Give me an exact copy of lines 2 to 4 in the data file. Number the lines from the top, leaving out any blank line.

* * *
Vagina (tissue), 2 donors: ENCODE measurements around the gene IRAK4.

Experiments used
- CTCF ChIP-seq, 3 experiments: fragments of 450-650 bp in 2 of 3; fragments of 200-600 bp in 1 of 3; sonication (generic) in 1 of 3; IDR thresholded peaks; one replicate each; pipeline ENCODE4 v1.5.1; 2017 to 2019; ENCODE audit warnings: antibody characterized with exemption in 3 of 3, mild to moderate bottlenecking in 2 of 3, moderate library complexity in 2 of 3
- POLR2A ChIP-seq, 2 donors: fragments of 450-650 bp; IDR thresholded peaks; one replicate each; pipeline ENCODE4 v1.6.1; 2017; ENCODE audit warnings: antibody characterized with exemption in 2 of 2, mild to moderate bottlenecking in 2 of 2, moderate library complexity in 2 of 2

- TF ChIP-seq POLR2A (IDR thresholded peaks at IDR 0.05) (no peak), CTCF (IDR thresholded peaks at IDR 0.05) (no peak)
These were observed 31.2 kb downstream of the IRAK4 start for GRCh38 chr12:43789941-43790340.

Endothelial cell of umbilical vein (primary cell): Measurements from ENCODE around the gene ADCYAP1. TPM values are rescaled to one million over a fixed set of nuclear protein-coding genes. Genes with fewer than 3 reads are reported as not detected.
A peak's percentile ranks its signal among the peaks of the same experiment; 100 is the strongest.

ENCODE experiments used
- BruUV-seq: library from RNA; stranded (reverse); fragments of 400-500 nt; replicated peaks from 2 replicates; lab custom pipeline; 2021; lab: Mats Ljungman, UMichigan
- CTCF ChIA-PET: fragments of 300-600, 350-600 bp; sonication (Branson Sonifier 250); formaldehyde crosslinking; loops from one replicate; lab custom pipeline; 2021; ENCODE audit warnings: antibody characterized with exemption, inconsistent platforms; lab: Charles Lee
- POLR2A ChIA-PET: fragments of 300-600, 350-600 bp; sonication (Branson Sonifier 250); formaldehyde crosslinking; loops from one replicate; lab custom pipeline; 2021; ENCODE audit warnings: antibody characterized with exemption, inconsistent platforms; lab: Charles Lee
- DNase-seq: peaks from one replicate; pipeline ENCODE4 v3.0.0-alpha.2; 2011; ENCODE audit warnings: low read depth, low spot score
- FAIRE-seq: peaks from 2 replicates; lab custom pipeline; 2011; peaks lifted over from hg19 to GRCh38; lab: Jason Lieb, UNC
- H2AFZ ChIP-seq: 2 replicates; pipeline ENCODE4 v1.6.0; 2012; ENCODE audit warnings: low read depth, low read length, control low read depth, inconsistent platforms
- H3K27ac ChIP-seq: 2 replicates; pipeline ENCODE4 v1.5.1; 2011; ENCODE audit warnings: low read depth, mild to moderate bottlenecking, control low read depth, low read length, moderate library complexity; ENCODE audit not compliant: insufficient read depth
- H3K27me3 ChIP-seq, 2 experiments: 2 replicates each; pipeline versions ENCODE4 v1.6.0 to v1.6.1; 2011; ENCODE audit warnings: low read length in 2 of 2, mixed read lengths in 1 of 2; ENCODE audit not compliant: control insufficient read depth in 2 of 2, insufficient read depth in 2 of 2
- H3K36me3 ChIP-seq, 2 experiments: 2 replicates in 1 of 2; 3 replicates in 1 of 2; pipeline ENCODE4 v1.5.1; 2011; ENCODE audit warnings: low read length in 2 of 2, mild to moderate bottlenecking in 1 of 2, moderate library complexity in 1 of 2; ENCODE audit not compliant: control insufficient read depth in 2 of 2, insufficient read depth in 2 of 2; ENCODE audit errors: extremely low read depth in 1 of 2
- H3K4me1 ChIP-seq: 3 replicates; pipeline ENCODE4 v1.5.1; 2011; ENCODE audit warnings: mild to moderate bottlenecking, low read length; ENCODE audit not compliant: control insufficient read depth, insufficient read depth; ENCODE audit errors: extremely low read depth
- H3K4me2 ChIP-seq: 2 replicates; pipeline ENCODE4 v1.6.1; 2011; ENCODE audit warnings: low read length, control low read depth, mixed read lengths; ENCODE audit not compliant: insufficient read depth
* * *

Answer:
Experiments used
- CTCF ChIP-seq, 3 experiments: fragments of 450-650 bp in 2 of 3; fragments of 200-600 bp in 1 of 3; sonication (generic) in 1 of 3; IDR thresholded peaks; one replicate each; pipeline ENCODE4 v1.5.1; 2017 to 2019; ENCODE audit warnings: antibody characterized with exemption in 3 of 3, mild to moderate bottlenecking in 2 of 3, moderate library complexity in 2 of 3
- POLR2A ChIP-seq, 2 donors: fragments of 450-650 bp; IDR thresholded peaks; one replicate each; pipeline ENCODE4 v1.6.1; 2017; ENCODE audit warnings: antibody characterized with exemption in 2 of 2, mild to moderate bottlenecking in 2 of 2, moderate library complexity in 2 of 2